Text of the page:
On November 19, 2013, a trade association representing construction-related firms, Associated Builders and Contractors, Inc., filed a complaint in the United States District Court for the District of Columbia, seeking to block a final rule from the Office of Federal Contract Compliance Programs (OFCCP) that would require federal contractors to establish a seven-percent goal for the employment of workers with disabilities.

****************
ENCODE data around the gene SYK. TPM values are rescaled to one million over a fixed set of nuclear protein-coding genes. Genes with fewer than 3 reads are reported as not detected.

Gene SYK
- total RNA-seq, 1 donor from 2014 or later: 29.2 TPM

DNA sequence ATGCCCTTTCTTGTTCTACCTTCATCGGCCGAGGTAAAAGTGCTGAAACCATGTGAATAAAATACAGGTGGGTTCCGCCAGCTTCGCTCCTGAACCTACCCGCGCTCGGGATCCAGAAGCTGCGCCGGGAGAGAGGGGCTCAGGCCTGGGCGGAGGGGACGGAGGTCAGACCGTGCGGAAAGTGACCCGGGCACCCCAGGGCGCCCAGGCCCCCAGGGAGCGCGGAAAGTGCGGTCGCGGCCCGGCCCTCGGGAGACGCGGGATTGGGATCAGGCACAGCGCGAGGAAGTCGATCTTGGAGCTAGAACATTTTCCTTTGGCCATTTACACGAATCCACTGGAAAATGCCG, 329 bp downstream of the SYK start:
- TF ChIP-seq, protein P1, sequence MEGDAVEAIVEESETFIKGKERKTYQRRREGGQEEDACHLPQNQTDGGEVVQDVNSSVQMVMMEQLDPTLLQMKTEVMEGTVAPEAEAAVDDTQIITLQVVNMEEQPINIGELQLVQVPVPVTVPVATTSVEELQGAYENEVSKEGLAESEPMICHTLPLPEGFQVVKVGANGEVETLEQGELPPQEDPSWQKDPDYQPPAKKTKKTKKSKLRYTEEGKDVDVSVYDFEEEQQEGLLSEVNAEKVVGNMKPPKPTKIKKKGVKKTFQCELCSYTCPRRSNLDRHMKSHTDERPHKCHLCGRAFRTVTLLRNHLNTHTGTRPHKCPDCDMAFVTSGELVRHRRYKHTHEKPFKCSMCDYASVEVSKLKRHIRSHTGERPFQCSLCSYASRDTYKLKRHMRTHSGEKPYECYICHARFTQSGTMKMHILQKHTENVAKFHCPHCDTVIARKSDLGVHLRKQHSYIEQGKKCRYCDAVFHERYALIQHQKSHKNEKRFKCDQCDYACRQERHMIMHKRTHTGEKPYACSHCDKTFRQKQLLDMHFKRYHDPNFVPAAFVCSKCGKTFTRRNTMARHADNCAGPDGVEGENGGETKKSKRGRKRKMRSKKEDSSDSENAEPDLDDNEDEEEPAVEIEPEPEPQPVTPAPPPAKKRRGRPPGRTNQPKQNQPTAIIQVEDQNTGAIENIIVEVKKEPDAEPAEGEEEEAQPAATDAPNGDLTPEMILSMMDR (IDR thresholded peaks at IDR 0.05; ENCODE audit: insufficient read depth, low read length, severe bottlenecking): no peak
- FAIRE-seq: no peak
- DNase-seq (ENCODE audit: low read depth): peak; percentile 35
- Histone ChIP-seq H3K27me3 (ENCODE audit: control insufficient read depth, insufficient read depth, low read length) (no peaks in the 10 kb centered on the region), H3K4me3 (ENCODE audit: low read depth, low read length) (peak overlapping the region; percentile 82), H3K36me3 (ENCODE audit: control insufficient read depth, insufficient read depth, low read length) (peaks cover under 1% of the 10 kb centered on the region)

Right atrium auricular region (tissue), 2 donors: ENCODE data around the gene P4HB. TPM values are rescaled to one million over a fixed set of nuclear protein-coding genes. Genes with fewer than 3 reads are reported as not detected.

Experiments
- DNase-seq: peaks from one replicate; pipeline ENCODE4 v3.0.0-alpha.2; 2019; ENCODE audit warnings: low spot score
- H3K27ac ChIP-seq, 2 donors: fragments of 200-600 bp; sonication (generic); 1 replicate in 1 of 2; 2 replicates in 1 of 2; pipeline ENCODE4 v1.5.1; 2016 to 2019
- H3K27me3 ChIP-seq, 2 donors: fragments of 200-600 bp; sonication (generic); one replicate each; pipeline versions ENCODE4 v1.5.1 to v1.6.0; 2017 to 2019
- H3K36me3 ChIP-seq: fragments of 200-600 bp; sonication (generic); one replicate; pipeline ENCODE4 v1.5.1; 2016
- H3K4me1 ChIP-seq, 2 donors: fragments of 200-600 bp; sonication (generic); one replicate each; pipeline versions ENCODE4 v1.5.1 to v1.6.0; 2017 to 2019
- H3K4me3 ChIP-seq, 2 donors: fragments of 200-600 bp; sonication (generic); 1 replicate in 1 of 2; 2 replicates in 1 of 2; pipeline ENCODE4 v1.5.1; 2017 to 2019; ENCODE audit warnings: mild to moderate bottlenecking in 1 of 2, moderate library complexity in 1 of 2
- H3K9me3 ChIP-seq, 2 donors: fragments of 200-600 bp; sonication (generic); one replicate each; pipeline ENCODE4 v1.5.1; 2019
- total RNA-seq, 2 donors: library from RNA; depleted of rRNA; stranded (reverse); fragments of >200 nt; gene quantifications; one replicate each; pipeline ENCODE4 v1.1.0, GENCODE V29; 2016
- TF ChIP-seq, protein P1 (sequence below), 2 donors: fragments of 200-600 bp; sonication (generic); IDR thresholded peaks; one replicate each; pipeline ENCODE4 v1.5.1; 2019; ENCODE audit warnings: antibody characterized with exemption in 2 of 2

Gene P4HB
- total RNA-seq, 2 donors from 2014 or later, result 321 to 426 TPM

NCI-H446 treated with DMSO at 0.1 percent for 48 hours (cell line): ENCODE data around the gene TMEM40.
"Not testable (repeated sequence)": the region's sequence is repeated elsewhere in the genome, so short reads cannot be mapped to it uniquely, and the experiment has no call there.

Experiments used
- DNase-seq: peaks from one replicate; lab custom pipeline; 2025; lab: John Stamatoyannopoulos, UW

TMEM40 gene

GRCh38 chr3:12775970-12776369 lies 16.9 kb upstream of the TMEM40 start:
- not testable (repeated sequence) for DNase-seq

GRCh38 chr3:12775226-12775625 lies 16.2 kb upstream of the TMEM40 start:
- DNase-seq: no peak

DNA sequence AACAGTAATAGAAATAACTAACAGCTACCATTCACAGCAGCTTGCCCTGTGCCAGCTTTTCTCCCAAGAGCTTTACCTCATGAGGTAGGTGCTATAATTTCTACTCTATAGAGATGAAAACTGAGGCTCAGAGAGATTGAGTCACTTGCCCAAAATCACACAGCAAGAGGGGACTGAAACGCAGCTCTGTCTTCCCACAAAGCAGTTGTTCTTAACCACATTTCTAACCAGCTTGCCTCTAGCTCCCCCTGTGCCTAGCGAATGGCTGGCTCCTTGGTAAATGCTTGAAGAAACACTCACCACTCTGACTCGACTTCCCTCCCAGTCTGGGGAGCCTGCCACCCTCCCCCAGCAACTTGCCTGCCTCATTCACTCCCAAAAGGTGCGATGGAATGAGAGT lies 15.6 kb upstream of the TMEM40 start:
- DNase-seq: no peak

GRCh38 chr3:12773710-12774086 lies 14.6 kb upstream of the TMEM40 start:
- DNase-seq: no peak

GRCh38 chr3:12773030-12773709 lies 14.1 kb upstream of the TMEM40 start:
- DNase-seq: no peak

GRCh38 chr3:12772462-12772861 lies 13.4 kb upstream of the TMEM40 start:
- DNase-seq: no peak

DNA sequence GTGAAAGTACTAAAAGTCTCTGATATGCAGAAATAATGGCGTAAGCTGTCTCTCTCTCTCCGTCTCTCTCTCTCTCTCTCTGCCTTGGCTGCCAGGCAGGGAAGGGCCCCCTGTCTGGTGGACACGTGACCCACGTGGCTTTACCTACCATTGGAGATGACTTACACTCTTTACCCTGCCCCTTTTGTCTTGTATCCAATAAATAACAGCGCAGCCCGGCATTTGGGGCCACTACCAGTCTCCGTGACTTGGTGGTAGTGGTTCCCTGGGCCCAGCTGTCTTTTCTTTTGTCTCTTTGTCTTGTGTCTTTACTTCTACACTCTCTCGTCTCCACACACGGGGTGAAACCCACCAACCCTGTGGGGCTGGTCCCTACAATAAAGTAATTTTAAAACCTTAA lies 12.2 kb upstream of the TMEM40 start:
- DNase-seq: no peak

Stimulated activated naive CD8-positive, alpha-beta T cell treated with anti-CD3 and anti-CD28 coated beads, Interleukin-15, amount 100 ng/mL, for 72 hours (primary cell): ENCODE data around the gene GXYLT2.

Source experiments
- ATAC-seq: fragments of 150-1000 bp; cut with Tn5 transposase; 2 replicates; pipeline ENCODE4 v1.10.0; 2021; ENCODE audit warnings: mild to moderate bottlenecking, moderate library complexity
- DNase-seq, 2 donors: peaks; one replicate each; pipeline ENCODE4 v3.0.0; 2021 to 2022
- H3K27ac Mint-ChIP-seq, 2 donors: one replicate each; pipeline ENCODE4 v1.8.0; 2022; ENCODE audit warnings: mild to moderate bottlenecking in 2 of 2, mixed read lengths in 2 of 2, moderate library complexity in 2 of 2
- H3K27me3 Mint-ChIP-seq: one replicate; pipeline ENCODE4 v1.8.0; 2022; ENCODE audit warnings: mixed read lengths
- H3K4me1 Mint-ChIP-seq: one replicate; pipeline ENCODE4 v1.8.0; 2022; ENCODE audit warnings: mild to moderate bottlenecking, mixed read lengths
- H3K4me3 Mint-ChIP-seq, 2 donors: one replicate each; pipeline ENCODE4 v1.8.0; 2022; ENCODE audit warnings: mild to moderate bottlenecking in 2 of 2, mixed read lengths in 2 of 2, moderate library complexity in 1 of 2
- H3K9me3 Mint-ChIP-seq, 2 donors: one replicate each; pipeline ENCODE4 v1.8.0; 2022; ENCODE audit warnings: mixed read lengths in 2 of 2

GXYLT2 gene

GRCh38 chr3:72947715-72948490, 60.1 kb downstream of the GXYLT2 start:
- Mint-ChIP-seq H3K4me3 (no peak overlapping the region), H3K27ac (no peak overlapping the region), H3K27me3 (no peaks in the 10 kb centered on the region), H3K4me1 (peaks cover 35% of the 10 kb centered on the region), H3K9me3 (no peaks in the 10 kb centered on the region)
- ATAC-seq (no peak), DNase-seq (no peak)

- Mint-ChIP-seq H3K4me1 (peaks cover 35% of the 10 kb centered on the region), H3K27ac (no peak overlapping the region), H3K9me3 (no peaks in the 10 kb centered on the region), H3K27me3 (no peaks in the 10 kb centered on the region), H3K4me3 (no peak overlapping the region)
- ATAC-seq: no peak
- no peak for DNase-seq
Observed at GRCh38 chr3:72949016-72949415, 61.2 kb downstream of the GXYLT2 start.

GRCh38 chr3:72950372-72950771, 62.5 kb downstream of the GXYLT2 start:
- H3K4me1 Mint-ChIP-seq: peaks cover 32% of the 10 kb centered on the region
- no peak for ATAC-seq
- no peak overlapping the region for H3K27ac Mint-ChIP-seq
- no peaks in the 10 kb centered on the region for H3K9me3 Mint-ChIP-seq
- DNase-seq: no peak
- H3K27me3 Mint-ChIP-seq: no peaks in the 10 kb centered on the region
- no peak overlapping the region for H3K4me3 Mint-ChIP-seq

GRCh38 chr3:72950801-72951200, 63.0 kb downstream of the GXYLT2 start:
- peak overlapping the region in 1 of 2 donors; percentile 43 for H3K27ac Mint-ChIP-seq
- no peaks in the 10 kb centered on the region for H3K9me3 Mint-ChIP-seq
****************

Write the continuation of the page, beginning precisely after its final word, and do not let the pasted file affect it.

While the complaint focuses on the impact of the final rule on construction-related contractors (who for the first time would be subject to many of the more burdensome data collecting requirements) it is of interest to all contractors because it alleges that the OFCCP exceeded its authority under the Rehabilitation Act, in implementing a “utilization goal” of seven percent for the employment of individuals with disabilities. Seeing that the final rule does not go into effect until March 24, 2014 (and really, the seven-percent requirement can be delayed until the contractor’s development of its first affirmative action plan after March 24, 2014), there may be standing challenges as the lawsuit could be deemed premature. As if often the case, it is possible that this first strike against the OFCCP will spur other lawsuits challenging the OFCCP’s authority in implementing the final rule. Stay tuned!